Saturday, March 11

software requirements

Ken is one of the guys, who explains to me, the standard procedures defined for Engineering Changes for his company. The responsibility of me and my consulting team is to customize and to maintain a commercial software product, to suit his company's process needs.

Let me try to explain of what is that I actually do for a living. Here is a company that builds aircraft engines, which, not surprisingly, is made up of thousands of components. To design, to develop, to repair, and to service these components that make aircraft engines, not so surprisingly, this company gotta have hundreds of Engineers working on these components - simultaneously.

And those Engineers work hard. Engines are made, and sold. They are installed into nice, big airplanes. People fly on those airplanes all over the world... yada, yada, yada, and the whole world is a happy place.

Now lets say, a component, that goes into such an aircraft engine, requires a modification for engineering reasons, such as, a re-design to handle more pressure. Or Probably, it has to be modified for quality requirements, such as, a change in the inspection method. Well, if we have to change it, Why don't we just do it ? Not so fast, Young man!!!

When hundreds of engineers working on thousand different components, obviously, we need a standard process of doing it. Also, we need a pre-defined way of documenting those changes, so that we can go back or reverse the change, if needed. Now, go back to first paragraph... Just read the first paragraph, and come back here.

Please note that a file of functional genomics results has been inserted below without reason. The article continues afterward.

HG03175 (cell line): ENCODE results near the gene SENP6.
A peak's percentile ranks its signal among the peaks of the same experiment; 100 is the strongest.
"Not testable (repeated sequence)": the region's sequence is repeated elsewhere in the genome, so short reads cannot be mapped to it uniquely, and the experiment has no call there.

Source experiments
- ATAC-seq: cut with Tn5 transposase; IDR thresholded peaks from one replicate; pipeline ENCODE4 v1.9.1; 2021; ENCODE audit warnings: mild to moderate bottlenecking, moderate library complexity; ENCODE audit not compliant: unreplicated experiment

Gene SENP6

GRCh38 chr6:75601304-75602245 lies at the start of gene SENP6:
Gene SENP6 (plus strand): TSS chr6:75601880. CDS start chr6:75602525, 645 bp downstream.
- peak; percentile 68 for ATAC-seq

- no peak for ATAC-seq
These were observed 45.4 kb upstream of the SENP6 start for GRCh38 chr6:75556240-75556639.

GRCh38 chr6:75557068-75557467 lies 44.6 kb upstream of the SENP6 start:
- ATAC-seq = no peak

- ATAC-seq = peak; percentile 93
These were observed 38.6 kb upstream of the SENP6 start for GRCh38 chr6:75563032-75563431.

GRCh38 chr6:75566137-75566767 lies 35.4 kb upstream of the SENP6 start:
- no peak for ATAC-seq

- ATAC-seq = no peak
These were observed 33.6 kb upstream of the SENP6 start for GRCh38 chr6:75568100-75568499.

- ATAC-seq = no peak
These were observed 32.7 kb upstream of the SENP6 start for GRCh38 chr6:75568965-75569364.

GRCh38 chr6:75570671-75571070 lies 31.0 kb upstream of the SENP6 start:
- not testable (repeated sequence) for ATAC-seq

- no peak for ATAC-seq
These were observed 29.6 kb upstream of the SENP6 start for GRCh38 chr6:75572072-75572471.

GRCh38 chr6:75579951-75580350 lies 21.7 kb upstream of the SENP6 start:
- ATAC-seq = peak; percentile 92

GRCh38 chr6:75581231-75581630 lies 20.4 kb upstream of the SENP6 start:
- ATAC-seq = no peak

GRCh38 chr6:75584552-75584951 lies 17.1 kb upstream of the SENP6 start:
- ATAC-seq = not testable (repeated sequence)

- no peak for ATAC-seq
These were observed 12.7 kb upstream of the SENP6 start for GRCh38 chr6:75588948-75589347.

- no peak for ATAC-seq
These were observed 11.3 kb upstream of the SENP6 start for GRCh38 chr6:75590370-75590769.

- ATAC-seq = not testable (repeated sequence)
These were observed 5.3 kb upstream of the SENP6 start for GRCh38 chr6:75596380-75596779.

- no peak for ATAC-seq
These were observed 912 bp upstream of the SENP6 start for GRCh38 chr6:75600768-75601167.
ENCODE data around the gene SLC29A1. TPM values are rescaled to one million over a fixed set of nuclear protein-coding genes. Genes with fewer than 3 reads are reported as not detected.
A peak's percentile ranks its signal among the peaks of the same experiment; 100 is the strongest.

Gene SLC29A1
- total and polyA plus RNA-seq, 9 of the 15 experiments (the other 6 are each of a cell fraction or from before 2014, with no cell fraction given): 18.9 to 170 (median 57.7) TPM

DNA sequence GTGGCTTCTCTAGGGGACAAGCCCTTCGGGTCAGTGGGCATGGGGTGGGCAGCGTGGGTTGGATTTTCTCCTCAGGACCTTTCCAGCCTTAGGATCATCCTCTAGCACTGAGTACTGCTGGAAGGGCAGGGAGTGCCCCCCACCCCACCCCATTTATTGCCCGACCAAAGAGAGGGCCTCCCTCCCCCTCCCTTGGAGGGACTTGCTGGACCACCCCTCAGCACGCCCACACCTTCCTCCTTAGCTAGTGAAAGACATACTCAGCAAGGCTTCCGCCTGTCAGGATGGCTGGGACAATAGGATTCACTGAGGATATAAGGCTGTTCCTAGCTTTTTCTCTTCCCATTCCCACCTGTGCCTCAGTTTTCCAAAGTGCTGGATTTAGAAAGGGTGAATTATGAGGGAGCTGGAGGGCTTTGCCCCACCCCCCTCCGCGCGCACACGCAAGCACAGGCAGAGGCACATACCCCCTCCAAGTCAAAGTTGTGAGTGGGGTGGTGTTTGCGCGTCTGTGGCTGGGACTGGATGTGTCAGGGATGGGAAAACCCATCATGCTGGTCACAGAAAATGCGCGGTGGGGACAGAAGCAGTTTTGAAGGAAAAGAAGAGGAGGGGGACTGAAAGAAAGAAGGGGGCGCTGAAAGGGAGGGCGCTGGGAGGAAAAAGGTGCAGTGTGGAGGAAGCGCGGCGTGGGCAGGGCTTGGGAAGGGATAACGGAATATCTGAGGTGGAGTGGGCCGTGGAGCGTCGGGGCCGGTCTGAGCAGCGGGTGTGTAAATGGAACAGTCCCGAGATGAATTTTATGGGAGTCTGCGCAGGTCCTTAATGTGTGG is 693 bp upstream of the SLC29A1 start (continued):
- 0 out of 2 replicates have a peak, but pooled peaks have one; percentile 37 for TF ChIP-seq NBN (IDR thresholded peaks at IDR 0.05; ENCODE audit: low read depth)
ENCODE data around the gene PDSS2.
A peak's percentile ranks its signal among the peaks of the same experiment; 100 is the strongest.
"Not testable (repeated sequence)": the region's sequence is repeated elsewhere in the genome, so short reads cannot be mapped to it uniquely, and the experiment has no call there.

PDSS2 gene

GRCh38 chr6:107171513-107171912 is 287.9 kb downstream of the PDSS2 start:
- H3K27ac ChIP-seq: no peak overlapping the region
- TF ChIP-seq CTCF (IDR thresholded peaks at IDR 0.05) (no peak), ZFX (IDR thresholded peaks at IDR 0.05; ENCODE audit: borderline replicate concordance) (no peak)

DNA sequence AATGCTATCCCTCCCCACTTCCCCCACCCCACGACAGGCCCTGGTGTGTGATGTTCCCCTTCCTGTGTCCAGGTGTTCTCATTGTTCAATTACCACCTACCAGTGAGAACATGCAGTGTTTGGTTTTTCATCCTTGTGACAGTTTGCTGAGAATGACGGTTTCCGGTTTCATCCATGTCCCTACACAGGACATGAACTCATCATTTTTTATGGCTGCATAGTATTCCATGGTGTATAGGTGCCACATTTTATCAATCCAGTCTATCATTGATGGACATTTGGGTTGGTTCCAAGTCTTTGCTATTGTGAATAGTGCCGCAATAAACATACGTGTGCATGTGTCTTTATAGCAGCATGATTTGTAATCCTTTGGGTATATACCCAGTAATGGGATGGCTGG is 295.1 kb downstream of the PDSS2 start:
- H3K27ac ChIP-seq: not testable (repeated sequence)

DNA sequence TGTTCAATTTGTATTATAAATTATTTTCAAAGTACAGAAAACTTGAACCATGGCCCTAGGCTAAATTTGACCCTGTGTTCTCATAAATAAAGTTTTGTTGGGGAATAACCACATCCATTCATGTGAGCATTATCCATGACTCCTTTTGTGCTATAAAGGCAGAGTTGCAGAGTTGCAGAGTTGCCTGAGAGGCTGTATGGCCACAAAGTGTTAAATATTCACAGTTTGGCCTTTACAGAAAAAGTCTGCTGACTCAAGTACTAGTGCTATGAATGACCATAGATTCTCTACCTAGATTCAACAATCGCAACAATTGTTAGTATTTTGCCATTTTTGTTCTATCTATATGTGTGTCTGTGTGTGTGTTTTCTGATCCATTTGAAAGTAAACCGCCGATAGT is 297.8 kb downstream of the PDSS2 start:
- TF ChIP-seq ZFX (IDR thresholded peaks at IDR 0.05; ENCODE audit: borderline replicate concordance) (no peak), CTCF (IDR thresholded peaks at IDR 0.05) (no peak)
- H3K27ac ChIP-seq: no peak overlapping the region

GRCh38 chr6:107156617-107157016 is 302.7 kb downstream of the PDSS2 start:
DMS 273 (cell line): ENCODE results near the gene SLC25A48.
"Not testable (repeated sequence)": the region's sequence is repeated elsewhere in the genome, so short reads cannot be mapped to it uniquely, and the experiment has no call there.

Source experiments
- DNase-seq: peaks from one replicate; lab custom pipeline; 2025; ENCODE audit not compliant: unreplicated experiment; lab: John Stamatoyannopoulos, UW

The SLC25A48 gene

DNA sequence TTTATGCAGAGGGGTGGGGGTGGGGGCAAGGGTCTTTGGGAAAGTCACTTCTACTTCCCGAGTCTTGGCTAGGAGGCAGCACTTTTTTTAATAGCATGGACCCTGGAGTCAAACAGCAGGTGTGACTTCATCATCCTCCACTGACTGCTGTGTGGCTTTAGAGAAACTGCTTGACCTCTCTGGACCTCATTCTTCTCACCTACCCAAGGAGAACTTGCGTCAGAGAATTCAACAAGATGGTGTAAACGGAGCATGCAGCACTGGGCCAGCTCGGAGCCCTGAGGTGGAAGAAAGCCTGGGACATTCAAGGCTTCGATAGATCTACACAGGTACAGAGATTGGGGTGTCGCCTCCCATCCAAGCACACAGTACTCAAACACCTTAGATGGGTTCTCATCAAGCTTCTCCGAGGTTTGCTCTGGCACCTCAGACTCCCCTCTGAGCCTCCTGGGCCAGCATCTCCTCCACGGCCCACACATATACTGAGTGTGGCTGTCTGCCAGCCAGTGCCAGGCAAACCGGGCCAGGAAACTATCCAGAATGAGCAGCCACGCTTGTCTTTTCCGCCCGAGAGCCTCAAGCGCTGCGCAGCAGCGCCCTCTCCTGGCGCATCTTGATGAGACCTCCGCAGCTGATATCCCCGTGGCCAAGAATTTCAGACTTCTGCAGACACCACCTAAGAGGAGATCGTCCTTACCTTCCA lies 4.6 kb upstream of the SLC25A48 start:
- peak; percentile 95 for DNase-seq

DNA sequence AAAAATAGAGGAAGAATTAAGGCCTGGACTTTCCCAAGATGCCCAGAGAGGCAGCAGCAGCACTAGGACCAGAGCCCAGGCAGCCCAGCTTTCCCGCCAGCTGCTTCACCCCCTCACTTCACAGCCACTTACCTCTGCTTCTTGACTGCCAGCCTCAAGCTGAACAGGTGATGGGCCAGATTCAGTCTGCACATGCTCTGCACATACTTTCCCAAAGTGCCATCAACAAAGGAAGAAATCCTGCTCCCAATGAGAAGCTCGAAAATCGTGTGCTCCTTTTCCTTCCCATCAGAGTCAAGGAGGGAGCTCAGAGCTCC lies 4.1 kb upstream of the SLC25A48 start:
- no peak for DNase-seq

So, now you know what I do, right ? Yes, that's what I do. If you didn't get it, I can say all that in a line - I make a living by trying to make a commercial software work for a business.

So, Where were we ? We were talking about Ken. Ken and I were talking about how to keep track of a component, that is just lying there, and is never used in any engine - Of course, using the software. Well, the process and the software is already there, and Ken just wants to know how it works.

When we were talking about another related functionality, I said that it is already there, and showed the paragraph in the documentation explaining it. He said,

I know this requirement. But we forgot what we meant, when we asked you to do it. If you could say me, how you made your program to do this, then, we could know what we meant, when we asked for that.
And he laughed. Then, I laughed.

I was reminded of this Dilbert Cartoon, when the analyst asks the user for his software requirements. The user asks the analyst to make a software that would tell the requirements. In Software, it is always like that.

When you buy a car, you exactly know what you are buying. When you buy a software, you really don't know what you are buying. When you put your hands on it and start using it, you wonder "Did I really pay for this ? Why did I ask for this ?". That's why it is so difficult to define a software requirement, especially, when it is customized for a business.

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